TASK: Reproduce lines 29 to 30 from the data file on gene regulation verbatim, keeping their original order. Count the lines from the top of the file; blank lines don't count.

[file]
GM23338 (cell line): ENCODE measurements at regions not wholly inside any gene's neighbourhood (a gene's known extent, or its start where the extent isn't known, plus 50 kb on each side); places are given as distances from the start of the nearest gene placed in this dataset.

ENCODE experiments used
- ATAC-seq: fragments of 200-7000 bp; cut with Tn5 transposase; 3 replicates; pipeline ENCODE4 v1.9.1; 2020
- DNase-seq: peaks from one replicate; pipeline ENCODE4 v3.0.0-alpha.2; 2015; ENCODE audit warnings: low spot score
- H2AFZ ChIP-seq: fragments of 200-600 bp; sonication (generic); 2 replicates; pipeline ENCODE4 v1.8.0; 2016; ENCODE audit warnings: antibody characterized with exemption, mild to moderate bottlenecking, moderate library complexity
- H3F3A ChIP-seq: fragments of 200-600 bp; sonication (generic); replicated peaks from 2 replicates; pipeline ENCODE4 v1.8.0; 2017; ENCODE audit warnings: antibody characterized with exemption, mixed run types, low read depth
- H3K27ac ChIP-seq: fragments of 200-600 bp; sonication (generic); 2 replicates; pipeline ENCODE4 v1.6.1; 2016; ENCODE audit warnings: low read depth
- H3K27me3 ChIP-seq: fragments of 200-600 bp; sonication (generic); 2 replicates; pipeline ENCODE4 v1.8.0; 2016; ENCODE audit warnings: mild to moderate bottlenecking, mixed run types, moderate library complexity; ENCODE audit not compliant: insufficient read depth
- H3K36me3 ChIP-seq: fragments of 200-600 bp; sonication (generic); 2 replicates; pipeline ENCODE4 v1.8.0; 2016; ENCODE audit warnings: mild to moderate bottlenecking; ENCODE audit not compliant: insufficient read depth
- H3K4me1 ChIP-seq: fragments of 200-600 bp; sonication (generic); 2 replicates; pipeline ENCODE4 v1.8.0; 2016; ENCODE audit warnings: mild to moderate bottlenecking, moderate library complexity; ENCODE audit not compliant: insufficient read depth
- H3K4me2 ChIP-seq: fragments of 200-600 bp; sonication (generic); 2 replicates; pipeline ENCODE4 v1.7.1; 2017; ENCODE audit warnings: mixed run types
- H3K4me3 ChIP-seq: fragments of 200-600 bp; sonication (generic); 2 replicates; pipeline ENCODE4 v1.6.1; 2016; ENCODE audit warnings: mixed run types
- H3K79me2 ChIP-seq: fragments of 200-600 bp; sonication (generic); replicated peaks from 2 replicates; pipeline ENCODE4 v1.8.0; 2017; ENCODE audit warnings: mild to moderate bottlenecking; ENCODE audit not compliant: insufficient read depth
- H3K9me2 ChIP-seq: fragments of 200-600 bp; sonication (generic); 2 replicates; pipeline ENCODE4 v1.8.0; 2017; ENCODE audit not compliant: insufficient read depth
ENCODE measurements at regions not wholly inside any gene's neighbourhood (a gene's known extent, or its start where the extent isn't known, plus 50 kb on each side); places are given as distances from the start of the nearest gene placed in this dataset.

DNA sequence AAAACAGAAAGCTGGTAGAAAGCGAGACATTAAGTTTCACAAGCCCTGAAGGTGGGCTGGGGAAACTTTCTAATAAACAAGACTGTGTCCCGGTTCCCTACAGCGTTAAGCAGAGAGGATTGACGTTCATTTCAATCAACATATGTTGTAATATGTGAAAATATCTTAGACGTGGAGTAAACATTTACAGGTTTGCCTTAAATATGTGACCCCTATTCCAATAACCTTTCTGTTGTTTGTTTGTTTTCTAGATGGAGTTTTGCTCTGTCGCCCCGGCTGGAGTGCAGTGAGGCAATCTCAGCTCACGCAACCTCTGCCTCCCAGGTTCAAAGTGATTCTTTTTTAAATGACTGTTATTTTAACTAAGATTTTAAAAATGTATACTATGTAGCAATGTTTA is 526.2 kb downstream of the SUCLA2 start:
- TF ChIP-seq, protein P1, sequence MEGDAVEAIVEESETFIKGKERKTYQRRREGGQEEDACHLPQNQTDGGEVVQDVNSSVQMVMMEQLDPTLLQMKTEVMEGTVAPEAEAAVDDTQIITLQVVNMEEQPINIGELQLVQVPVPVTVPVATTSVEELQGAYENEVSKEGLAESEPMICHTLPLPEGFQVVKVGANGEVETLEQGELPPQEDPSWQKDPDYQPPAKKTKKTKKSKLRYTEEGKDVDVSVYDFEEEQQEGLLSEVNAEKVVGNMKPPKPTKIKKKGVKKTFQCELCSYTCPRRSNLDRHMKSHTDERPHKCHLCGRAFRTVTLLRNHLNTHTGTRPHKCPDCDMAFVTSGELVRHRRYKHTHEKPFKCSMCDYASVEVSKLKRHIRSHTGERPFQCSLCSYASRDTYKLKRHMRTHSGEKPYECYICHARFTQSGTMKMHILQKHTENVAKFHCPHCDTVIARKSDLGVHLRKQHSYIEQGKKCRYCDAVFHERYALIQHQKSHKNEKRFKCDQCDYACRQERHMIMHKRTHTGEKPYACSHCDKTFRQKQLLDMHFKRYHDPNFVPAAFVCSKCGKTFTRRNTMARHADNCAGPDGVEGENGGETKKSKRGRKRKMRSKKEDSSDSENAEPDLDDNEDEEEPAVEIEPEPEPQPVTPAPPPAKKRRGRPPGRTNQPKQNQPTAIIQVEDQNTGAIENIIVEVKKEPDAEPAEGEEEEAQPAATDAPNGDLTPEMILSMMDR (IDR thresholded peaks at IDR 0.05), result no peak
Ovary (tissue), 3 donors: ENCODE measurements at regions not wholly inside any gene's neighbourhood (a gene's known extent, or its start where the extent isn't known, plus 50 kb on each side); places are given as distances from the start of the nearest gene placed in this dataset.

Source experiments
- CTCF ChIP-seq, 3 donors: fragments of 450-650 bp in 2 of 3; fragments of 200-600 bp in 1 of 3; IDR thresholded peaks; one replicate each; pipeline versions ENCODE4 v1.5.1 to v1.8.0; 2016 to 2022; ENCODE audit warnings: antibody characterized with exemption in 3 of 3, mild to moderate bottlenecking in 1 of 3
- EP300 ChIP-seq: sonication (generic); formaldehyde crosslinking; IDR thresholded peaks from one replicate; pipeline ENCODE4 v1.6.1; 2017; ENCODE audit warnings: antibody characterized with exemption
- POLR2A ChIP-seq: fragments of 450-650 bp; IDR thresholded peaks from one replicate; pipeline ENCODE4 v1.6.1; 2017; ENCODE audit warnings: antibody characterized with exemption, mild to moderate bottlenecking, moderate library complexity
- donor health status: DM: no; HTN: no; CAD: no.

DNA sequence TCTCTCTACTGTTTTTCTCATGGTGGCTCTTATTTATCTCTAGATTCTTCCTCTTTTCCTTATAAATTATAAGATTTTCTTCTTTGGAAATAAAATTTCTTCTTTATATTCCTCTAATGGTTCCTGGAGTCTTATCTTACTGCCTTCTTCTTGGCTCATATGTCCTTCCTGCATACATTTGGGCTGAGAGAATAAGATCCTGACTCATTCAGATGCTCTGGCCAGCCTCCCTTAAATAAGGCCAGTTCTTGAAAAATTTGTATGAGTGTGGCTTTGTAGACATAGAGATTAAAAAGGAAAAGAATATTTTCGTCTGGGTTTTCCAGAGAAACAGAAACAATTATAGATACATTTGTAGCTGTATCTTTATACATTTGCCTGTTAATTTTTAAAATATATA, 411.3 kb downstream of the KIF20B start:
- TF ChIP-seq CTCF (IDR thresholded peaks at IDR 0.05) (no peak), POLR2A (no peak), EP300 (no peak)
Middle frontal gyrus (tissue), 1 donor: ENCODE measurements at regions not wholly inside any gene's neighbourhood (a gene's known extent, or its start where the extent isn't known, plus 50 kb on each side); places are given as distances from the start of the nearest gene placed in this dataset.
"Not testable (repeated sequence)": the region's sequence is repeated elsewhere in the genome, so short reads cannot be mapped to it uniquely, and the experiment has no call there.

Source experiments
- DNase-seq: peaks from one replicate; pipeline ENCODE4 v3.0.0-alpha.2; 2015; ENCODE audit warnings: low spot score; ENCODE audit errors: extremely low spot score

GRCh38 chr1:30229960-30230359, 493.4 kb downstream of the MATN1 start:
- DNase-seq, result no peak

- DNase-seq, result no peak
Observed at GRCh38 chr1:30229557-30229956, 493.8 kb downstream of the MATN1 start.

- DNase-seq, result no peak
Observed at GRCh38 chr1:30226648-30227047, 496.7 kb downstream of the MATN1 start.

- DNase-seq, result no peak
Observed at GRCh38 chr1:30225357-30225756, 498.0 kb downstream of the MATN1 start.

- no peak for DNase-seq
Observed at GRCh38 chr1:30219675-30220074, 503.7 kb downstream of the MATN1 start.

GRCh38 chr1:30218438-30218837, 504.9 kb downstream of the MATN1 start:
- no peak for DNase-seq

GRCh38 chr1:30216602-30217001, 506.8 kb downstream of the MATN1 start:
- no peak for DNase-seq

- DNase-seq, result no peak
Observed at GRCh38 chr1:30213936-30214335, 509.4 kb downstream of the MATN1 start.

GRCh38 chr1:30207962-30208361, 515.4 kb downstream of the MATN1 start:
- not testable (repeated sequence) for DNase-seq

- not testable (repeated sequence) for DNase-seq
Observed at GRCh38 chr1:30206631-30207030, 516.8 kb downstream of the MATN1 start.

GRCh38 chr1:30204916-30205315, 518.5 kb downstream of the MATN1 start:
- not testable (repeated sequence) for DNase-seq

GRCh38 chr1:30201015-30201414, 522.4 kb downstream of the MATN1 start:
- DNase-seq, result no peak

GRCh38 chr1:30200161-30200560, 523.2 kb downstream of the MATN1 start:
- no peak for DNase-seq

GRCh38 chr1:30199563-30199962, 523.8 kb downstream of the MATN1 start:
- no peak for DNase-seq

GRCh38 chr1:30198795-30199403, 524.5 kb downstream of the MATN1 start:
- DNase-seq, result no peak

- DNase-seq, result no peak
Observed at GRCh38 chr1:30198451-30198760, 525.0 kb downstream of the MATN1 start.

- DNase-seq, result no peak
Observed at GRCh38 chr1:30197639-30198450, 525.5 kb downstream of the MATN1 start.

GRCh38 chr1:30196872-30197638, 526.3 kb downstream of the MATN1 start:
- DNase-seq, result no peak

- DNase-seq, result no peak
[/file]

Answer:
- DNase-seq: peaks from one replicate; pipeline ENCODE4 v3.0.0-alpha.2; 2015; ENCODE audit warnings: low spot score; ENCODE audit errors: extremely low spot score

GRCh38 chr1:30229960-30230359, 493.4 kb downstream of the MATN1 start: